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Q&A: What it is like to be on the openSUSE Board

January 7th, 2020 by

You already know what a fantastic platform openSUSE is for doing just about anything with Linux. So what’s behind that easy-to-use and super powerful distribution that we know and love, and have come to rely on. In many minds there is a perception that its simply SUSE with the proprietary code stripped out. It’s true that a lot of the development work does flow down from SUSE but there is also an active community of dedicated volunteers who drive and make the project work, adding the goodies we have come to take for granted for the myriad of uses we have come to rely on it for.

It’s election time at openSUSE and the election board asked an existing board member Gertjan who has agreed to step up again and run for re-election of what it is like to be on the board. Below is a transcript of an offline interview between fellow election committee member Edwin and Gertjan highlighting what it’s like to be on the board of openSUSE.

Edwin: Would you like to tell us about your daily schedule and how does being an openSUSE Board member impacts on that?

Gertjan: To be fair, my daily schedule varies a lot, depending on what is on my table. Most of the time this leaves me with enough spare time to do board related things. But before I was on board, I spent that time in openSUSE too, i.e. forums, IRC etc., so the main impact on my daily schedule were the bi-weekly video conference calls. For the rest I just spread the spare time a bit differently. It does take a couple of hours though, on an average week.

Edwin: Do you still remember what motivated you to step up for Board candidacy the first time? And then why a second time?

Gertjan: O, yes, I do. I was asked by Richard whether I had ever considered running for board. My reply was “Hey, you know me, I’m the one that considers others to run”… Followed by a small discussion, a night of sleep, some others asking me to step up as a candidate. All in all, I felt I could not ignore all that, and at least see if the community would have me on board. So basically the community motivated me, and felt I had to go for it. The second time was not much different. And, in both cases, a huge motivation was the love I feel for the project and the people in its community.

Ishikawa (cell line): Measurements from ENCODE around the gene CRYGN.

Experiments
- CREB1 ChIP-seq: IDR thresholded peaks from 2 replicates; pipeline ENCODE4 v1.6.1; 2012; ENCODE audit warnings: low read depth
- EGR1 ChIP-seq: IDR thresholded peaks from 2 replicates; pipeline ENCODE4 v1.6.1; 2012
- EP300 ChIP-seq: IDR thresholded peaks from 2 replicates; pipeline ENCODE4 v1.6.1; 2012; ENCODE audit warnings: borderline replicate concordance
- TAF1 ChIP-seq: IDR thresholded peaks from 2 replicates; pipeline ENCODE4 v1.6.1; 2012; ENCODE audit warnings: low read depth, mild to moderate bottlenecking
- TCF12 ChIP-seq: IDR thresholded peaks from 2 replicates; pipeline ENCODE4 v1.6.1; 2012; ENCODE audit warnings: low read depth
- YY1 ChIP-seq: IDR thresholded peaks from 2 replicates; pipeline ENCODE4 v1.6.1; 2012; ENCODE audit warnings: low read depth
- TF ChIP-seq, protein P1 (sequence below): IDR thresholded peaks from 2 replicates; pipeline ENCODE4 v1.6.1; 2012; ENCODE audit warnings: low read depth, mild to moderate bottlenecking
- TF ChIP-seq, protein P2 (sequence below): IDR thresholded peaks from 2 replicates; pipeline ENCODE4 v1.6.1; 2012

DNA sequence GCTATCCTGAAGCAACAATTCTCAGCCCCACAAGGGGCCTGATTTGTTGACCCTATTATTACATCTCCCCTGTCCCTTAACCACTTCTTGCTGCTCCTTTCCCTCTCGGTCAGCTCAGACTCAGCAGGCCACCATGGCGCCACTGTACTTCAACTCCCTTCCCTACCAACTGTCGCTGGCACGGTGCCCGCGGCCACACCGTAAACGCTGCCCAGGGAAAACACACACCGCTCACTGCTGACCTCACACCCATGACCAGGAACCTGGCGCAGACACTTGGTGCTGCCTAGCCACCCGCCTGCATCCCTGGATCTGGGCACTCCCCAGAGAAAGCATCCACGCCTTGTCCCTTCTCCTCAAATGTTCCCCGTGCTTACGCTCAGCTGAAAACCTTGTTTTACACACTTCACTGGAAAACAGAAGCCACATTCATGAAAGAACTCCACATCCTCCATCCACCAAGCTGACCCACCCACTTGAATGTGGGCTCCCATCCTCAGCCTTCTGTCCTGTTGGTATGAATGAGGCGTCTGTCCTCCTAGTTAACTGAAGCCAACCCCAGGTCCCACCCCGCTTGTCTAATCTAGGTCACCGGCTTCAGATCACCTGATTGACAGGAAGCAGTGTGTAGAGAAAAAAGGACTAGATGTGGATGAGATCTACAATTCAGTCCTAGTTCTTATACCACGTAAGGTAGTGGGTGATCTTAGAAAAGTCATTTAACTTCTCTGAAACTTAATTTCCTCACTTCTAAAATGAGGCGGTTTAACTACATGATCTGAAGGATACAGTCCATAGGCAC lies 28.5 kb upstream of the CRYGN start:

Edwin: What was your first task as a Board member?

Gertjan: To read all the docs. Like many people, I had to find out that my impression of what the board does wasn’t accurate.

Edwin: What’s your best memory serving on the openSUSE Board?

Gertjan: Lots of good memories, but to summarize: The learning experience re. all the aspects of the openSUSE Project, the relationship with SUSE.

Edwin: Any negative incident that you recall and would like to share?

Gertjan: I do recall some, yeah. Most of them with the PRIVATE stamp all over them, but the thing I disliked most was me crossing ( a.o. my own ) lines on a couple of occasions.

Edwin: Could you tell us what is the biggest transformation / change in the openSUSE community that you witnessed after becoming Board member?

Gertjan: For me that would be the current process of getting some form of openSUSE Foundation on its feet.

Edwin: How is life as an openSUSE Board member?

Gertjan: Not too bad. I loved the biweekly video meetings, the F2F meetings, working together with people passionate about the project and the community.

Edwin: Any message or suggestion for members unsure about running for Board?

Gertjan: Don’t doubt, do it. It’s fun. And, the project needs you !!!

Edwin: Is there anybody you would like to nominate?

Gertjan: O, yes !!! Stasiek Michalski, a.k.a. hellcp, a.ka. LCP

Edwin: Would you still be involved in the project as your second and last term ends?

Gertjan: No doubt. I’m still a forums admin / mod, mod on Discord, Matrix, Facebook, so I’ll be around on those a bit more after my term ends. And who knows, I might go for another term next year.